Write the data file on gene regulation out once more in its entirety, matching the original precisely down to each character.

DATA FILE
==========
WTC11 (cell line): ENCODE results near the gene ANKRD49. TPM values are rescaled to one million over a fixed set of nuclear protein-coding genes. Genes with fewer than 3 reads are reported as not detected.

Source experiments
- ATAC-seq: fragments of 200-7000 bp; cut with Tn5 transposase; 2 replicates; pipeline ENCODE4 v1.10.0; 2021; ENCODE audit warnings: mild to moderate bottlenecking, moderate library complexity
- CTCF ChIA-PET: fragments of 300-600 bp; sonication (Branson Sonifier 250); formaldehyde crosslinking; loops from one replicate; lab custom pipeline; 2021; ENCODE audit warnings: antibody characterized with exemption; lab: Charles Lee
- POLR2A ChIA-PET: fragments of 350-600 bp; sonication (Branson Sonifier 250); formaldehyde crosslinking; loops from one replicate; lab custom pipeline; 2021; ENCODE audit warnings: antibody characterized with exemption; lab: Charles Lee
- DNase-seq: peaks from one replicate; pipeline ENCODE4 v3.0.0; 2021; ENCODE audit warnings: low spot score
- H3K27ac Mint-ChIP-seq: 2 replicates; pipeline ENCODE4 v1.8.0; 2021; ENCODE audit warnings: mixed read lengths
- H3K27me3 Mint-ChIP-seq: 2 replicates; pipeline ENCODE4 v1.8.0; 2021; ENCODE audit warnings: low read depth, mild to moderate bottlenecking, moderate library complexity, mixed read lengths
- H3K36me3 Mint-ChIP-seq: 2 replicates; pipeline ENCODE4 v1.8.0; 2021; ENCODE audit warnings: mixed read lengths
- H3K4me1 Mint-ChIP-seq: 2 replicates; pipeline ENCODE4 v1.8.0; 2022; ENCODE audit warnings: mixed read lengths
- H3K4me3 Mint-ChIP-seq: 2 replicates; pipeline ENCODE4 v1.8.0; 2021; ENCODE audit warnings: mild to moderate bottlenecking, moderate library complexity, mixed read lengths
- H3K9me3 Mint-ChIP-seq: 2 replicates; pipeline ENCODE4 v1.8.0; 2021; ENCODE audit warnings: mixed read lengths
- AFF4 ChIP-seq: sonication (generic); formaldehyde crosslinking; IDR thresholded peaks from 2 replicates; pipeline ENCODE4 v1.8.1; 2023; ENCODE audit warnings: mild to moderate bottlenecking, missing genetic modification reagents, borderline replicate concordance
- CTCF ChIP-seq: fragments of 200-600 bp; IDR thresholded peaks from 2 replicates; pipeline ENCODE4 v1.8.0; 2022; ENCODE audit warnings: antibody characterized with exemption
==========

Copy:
WTC11 (cell line): ENCODE results near the gene ANKRD49. TPM values are rescaled to one million over a fixed set of nuclear protein-coding genes. Genes with fewer than 3 reads are reported as not detected.

Source experiments
- ATAC-seq: fragments of 200-7000 bp; cut with Tn5 transposase; 2 replicates; pipeline ENCODE4 v1.10.0; 2021; ENCODE audit warnings: mild to moderate bottlenecking, moderate library complexity
- CTCF ChIA-PET: fragments of 300-600 bp; sonication (Branson Sonifier 250); formaldehyde crosslinking; loops from one replicate; lab custom pipeline; 2021; ENCODE audit warnings: antibody characterized with exemption; lab: Charles Lee
- POLR2A ChIA-PET: fragments of 350-600 bp; sonication (Branson Sonifier 250); formaldehyde crosslinking; loops from one replicate; lab custom pipeline; 2021; ENCODE audit warnings: antibody characterized with exemption; lab: Charles Lee
- DNase-seq: peaks from one replicate; pipeline ENCODE4 v3.0.0; 2021; ENCODE audit warnings: low spot score
- H3K27ac Mint-ChIP-seq: 2 replicates; pipeline ENCODE4 v1.8.0; 2021; ENCODE audit warnings: mixed read lengths
- H3K27me3 Mint-ChIP-seq: 2 replicates; pipeline ENCODE4 v1.8.0; 2021; ENCODE audit warnings: low read depth, mild to moderate bottlenecking, moderate library complexity, mixed read lengths
- H3K36me3 Mint-ChIP-seq: 2 replicates; pipeline ENCODE4 v1.8.0; 2021; ENCODE audit warnings: mixed read lengths
- H3K4me1 Mint-ChIP-seq: 2 replicates; pipeline ENCODE4 v1.8.0; 2022; ENCODE audit warnings: mixed read lengths
- H3K4me3 Mint-ChIP-seq: 2 replicates; pipeline ENCODE4 v1.8.0; 2021; ENCODE audit warnings: mild to moderate bottlenecking, moderate library complexity, mixed read lengths
- H3K9me3 Mint-ChIP-seq: 2 replicates; pipeline ENCODE4 v1.8.0; 2021; ENCODE audit warnings: mixed read lengths
- AFF4 ChIP-seq: sonication (generic); formaldehyde crosslinking; IDR thresholded peaks from 2 replicates; pipeline ENCODE4 v1.8.1; 2023; ENCODE audit warnings: mild to moderate bottlenecking, missing genetic modification reagents, borderline replicate concordance
- CTCF ChIP-seq: fragments of 200-600 bp; IDR thresholded peaks from 2 replicates; pipeline ENCODE4 v1.8.0; 2022; ENCODE audit warnings: antibody characterized with exemption